Theresa May fought back tears as she announced she will resign on 7 June, following months of pressure.
Mrs May said she had “done my best” to get her Withdrawal Agreement through parliament and to give people what they had voted for in the Brexit referendum of 2016.
“I believe it was right to persevere even when the odds against success seemed high,” she said.
But she acknowledged her failure, saying: “It is and will always remain a matter of deep regret to me that I have not been able to deliver Brexit.”
Watched by husband Philip and her closest aides, she said: “It is now clear to me that it is in the best interests of the country for a new prime minister to lead that effort.
“So I am today announcing that I will resign as leader of the Conservative and Unionist Party on Friday 7 June.”
Fighting back tears, she said she was leaving the job “with no ill will”, adding that she was “the second female prime minister but certainly not the last”.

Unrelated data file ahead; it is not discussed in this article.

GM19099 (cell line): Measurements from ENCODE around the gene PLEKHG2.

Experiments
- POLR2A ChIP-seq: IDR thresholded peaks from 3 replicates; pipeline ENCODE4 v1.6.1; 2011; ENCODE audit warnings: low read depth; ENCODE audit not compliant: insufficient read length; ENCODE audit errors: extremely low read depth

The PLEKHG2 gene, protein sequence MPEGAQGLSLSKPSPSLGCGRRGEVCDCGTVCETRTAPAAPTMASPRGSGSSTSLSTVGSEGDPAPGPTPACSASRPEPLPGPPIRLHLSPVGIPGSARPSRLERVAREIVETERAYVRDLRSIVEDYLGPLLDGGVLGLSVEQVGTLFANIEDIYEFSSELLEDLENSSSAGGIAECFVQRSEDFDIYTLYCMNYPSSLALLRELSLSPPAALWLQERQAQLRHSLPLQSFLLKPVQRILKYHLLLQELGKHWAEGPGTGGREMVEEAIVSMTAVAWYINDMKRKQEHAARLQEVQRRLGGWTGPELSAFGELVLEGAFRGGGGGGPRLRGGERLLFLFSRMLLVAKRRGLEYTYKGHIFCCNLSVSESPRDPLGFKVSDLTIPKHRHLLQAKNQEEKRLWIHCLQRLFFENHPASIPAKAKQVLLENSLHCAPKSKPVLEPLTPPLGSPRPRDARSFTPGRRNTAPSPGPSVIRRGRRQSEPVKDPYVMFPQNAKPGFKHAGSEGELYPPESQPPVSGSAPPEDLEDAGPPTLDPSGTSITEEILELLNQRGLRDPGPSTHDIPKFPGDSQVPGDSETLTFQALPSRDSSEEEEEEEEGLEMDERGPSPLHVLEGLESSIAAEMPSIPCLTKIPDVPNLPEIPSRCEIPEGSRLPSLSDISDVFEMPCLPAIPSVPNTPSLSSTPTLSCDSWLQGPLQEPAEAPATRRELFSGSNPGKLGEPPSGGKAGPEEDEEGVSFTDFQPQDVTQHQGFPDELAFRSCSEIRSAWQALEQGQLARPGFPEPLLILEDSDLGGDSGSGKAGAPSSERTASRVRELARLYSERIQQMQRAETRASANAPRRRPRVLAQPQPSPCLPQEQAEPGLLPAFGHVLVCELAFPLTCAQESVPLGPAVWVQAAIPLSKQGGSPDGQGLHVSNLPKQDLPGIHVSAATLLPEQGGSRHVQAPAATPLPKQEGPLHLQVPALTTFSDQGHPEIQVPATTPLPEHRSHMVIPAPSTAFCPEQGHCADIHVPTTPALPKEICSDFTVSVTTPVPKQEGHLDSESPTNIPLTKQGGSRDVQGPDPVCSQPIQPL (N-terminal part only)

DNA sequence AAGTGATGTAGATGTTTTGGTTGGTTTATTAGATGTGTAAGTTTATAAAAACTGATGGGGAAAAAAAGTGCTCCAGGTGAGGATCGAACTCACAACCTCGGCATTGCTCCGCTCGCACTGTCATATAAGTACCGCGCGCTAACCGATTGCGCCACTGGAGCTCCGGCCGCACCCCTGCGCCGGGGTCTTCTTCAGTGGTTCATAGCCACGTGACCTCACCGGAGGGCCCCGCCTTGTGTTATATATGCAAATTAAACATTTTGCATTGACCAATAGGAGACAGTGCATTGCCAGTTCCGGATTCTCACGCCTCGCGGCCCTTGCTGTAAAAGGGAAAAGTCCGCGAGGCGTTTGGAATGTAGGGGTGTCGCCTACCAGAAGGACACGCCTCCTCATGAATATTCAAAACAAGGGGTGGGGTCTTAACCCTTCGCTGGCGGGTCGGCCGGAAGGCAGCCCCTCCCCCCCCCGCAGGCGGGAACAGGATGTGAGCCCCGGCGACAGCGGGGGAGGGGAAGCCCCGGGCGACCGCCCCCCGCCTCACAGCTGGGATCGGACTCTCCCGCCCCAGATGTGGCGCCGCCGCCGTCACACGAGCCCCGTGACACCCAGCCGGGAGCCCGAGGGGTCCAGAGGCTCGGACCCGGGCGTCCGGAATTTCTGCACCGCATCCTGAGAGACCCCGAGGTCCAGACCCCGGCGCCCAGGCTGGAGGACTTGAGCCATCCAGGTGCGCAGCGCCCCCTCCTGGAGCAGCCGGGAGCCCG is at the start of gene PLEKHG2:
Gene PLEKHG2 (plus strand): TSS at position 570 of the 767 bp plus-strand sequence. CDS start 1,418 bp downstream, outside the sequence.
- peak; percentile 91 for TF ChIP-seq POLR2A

Concluding her statement, Mrs May broke down as she said it had been “the honour of my life” to serve “the country that I love”.
The prime minister’s resignation now starts a contest to become Britain’s next prime minister.
She will remain as a caretaker prime minister until the new leader is chosen and this could take several weeks.
Mrs May’s announcement comes after a showdown this morning with Sir Graham Brady, chair of the 1922 committee of Tory MPs.
It also marks the end of a difficult week, after more MPs demanded her immediate resignation and a senior cabinet minister quit.
Brexiteer Andrea Leadsom said she could not support the revamped Withdrawal Agreement Bill because it did not respect the referendum result.
But on Friday Mrs Leadsom said Mrs May’s speech was “an illustration of her total commitment to country and duty”.
One of the candidates to replace Mrs May, Dominic Raab, described her as “dignified as ever…she remains a dedicated public servant”.
Mrs May’s chief of staff Gavin Barwell said: “I have seen at first hand her commitment to public service and her incredible resilience as she has confronted the biggest challenge any British government has faced since the Second World War. It has been an honour to serve her.”
Meanwhile, the UK is currently due to leave the European Union on 31 October, but parliament has yet to approve the terms.